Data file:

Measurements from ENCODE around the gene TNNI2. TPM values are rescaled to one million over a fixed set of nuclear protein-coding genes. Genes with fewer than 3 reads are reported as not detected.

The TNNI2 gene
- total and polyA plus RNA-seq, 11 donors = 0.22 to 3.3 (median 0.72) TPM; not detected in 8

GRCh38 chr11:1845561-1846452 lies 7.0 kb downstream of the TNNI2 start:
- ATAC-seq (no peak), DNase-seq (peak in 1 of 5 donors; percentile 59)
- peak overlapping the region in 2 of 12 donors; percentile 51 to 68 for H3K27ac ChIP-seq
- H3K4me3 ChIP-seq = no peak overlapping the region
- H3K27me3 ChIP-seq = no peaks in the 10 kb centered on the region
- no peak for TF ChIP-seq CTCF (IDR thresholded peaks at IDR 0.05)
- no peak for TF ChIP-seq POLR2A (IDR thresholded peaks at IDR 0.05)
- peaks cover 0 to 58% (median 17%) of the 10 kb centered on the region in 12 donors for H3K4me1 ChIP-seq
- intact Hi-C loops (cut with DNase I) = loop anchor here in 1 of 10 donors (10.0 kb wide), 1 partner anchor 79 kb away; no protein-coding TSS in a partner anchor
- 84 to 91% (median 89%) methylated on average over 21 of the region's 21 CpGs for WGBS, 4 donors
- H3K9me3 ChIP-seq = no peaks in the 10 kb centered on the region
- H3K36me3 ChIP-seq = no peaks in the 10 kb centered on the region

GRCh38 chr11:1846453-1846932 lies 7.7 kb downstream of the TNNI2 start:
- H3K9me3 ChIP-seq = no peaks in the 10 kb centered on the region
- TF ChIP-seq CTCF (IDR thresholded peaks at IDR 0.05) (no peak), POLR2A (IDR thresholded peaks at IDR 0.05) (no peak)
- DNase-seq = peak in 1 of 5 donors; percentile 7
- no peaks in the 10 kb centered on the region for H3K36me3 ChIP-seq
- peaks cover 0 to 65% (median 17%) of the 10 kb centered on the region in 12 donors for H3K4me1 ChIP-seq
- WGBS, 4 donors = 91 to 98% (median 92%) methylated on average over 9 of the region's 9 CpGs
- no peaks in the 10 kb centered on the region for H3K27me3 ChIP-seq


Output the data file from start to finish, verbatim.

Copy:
Measurements from ENCODE around the gene TNNI2. TPM values are rescaled to one million over a fixed set of nuclear protein-coding genes. Genes with fewer than 3 reads are reported as not detected.

The TNNI2 gene
- total and polyA plus RNA-seq, 11 donors = 0.22 to 3.3 (median 0.72) TPM; not detected in 8

GRCh38 chr11:1845561-1846452 lies 7.0 kb downstream of the TNNI2 start:
- ATAC-seq (no peak), DNase-seq (peak in 1 of 5 donors; percentile 59)
- peak overlapping the region in 2 of 12 donors; percentile 51 to 68 for H3K27ac ChIP-seq
- H3K4me3 ChIP-seq = no peak overlapping the region
- H3K27me3 ChIP-seq = no peaks in the 10 kb centered on the region
- no peak for TF ChIP-seq CTCF (IDR thresholded peaks at IDR 0.05)
- no peak for TF ChIP-seq POLR2A (IDR thresholded peaks at IDR 0.05)
- peaks cover 0 to 58% (median 17%) of the 10 kb centered on the region in 12 donors for H3K4me1 ChIP-seq
- intact Hi-C loops (cut with DNase I) = loop anchor here in 1 of 10 donors (10.0 kb wide), 1 partner anchor 79 kb away; no protein-coding TSS in a partner anchor
- 84 to 91% (median 89%) methylated on average over 21 of the region's 21 CpGs for WGBS, 4 donors
- H3K9me3 ChIP-seq = no peaks in the 10 kb centered on the region
- H3K36me3 ChIP-seq = no peaks in the 10 kb centered on the region

GRCh38 chr11:1846453-1846932 lies 7.7 kb downstream of the TNNI2 start:
- H3K9me3 ChIP-seq = no peaks in the 10 kb centered on the region
- TF ChIP-seq CTCF (IDR thresholded peaks at IDR 0.05) (no peak), POLR2A (IDR thresholded peaks at IDR 0.05) (no peak)
- DNase-seq = peak in 1 of 5 donors; percentile 7
- no peaks in the 10 kb centered on the region for H3K36me3 ChIP-seq
- peaks cover 0 to 65% (median 17%) of the 10 kb centered on the region in 12 donors for H3K4me1 ChIP-seq
- WGBS, 4 donors = 91 to 98% (median 92%) methylated on average over 9 of the region's 9 CpGs
- no peaks in the 10 kb centered on the region for H3K27me3 ChIP-seq